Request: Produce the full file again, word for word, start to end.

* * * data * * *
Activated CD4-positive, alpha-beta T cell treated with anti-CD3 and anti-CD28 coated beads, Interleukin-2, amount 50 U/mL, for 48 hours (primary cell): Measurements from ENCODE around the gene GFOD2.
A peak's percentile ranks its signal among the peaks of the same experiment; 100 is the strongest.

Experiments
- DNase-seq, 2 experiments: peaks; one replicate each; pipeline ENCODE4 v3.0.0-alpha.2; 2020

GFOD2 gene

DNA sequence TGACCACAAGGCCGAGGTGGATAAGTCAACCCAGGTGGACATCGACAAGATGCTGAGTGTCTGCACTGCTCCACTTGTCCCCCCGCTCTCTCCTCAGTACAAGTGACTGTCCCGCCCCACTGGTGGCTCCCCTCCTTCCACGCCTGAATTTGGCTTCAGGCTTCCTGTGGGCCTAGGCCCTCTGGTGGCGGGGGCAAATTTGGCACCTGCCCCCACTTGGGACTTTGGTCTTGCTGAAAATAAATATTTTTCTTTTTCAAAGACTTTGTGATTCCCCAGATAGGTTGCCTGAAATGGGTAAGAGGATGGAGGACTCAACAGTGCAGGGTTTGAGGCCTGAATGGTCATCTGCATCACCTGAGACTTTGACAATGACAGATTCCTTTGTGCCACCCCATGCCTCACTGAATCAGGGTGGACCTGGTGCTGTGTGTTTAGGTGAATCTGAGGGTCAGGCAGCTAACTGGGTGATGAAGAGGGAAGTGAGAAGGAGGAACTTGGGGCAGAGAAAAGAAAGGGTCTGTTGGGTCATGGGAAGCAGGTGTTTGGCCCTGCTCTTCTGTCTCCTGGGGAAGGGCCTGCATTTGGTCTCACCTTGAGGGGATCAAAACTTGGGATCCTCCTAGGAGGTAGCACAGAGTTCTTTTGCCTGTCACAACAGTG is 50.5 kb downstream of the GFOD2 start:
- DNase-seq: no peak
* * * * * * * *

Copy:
Activated CD4-positive, alpha-beta T cell treated with anti-CD3 and anti-CD28 coated beads, Interleukin-2, amount 50 U/mL, for 48 hours (primary cell): Measurements from ENCODE around the gene GFOD2.
A peak's percentile ranks its signal among the peaks of the same experiment; 100 is the strongest.

Experiments
- DNase-seq, 2 experiments: peaks; one replicate each; pipeline ENCODE4 v3.0.0-alpha.2; 2020

GFOD2 gene

DNA sequence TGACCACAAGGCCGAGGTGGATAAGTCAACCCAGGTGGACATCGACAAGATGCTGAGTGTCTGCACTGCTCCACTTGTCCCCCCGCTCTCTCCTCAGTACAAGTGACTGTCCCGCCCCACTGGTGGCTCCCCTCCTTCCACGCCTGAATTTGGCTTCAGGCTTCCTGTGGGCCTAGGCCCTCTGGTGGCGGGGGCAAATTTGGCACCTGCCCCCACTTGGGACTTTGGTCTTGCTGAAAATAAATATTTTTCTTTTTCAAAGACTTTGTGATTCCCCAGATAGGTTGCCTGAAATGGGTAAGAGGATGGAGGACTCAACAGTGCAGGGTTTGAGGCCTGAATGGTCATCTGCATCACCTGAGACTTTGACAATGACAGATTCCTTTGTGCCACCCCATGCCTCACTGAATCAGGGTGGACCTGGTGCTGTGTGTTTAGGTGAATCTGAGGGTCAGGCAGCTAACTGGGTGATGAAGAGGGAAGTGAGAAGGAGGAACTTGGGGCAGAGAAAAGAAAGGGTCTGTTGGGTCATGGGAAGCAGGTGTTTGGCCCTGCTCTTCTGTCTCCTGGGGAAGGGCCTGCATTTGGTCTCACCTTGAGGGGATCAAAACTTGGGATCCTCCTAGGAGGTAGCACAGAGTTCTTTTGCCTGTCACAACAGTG is 50.5 kb downstream of the GFOD2 start:
- DNase-seq: no peak